E-cigarettes likely to increase number of smokers who quit

Irish report is the first in Europe to examine the cost effectiveness of e-cigarettes

Greater uptake of e-cigarettes by smokers is likely to increase the number of people who successfully give up smoking, according to an independent analysis of health interventions.

A health technology assessment (HTA), published by the Health Information and Quality Authority (Hiqa) on Thursday, is the first in Europe to examine the cost effectiveness of e-cigarettes. It was carried out on foot of a request from Dr Fenton Howell, the national tobacco control adviser at the Department of Health.

The agency's director of health technology assessment, Dr Máirín Ryan said: "This HTA found a high level of uncertainty surrounding both the clinical and cost-effectiveness of e-cigarettes. While the long-term effects of using e-cigarettes have not yet been established, data from Healthy Ireland reveals that 29 per cent of smokers currently use e-cigarettes as an aid to quitting smoking.

“Hiqa’s analysis shows that increased uptake of e-cigarettes as an aid to quitting would increase the number of people who successfully quit compared with the existing situation in Ireland, and would be cost-effective provided that the currently available evidence on their effectiveness is confirmed by further studies.”


The report found that the most cost-effective quit strategy is to maximise the combined use of the drug varenicline and nicotine replacement therapy (NRT). Varenicline is a prescription-only medication which helps people to stop smoking by reducing withdrawal symptoms and reducing the satisfaction that can be gained from smoking. NRT is available in a number of formulations, including skin patches and inhalers.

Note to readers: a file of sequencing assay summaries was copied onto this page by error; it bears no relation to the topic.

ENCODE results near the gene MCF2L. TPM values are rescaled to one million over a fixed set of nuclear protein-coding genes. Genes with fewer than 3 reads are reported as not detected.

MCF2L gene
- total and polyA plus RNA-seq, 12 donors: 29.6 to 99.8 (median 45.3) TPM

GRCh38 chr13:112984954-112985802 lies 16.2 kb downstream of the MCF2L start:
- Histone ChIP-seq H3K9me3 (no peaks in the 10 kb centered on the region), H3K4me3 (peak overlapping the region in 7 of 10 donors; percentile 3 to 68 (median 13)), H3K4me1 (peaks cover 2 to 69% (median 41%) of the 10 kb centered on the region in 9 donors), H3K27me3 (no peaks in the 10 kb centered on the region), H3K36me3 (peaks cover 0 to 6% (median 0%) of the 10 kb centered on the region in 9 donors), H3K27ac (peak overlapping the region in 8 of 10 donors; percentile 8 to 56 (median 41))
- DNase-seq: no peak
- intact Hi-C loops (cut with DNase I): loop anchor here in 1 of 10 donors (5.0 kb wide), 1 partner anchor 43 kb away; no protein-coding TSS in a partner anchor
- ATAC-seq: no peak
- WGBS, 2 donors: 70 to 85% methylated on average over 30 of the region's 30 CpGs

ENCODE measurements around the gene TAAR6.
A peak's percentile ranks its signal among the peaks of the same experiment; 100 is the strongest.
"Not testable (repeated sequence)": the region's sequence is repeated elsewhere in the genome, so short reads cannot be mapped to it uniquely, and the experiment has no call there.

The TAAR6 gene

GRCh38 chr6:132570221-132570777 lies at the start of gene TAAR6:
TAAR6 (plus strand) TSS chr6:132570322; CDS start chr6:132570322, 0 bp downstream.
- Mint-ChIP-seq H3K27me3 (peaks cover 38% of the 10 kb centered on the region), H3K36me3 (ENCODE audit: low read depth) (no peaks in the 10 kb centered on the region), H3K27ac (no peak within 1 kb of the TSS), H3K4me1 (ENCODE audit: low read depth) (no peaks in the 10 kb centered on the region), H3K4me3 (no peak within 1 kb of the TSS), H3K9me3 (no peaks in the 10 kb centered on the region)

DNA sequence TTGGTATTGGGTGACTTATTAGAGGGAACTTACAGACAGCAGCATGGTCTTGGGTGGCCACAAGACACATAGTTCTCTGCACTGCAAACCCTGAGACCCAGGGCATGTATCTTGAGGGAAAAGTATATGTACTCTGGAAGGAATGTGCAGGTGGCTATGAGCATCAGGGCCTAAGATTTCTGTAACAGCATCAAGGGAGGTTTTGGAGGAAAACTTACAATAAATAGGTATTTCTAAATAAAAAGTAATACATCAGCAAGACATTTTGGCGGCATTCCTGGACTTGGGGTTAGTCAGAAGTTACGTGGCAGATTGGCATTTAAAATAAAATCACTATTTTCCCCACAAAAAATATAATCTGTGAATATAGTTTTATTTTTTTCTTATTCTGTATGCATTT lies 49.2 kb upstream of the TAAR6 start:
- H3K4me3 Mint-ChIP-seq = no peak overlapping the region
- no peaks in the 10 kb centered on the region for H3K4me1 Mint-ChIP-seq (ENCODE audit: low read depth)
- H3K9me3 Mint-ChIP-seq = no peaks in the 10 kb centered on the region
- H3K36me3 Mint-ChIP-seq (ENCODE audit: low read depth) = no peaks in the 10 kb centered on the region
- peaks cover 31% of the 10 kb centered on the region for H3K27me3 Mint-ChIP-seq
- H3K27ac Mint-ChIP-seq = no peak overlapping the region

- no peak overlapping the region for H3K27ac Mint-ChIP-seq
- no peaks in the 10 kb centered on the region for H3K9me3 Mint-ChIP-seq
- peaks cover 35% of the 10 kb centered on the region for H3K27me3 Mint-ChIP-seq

Currently the overall cost of smoking cessation in Ireland is estimated to be over €40 million annually. This figure includes the cost to the HSE of providing smoking-cessation support though the HSE tobacco control programme, the costs of GP services and pharmacological treatment to those with a medical card, as well as out-of-pocket expenditure by smokers on various smoking-cessation products.

If e-cigarette use in Ireland rose to maximum levels currently reported in England (45 per cent), and smokers choose this option without seeking medical advice, the number of prescriptions required could fall by nearly 40 per cent, the report notes.

“Given the increasing use of e-cigarettes it is of vital importance that their potential benefit and harms continue to be discussed with smokers to ensure informed decision-making in relation to their use,” it says.

The Irish Vape Vendors Association welcomed the publication of the health technology assessment, noting its acknowledgment of the wider public health potential of tobacco harm reduction through smokers switching to vaping.

“This report found that all publicly funded smoking cessation interventions can be considered clinically effective when compared with doing nothing, and cost-effective when compared with unassisted quitting,” Dr Ryan concluded.

Second-hand smoke

The prevalence of smoking in the Republic is 22.7 per cent in people aged 15 years and over. The prevalence is higher in men (24.3 per cent) than women (21.2 per cent), and has been in decline since 2008.

Approximately 20 per cent of deaths each year can be attributed to smoking, including deaths due to second-hand smoke.

A public consultation seeking feedback on the report is open until February 3rd, 2017. Following this, a final report will be prepared for consideration by the Hiqa board, before being submitted to the Minister for Health and the HSE.

The report, along with details on how to take part in the consultation, is available at www.hiqa.iewww.hiqa.ie.

Muiris Houston

Dr Muiris Houston

Dr Muiris Houston is medical journalist, health analyst and Irish Times contributor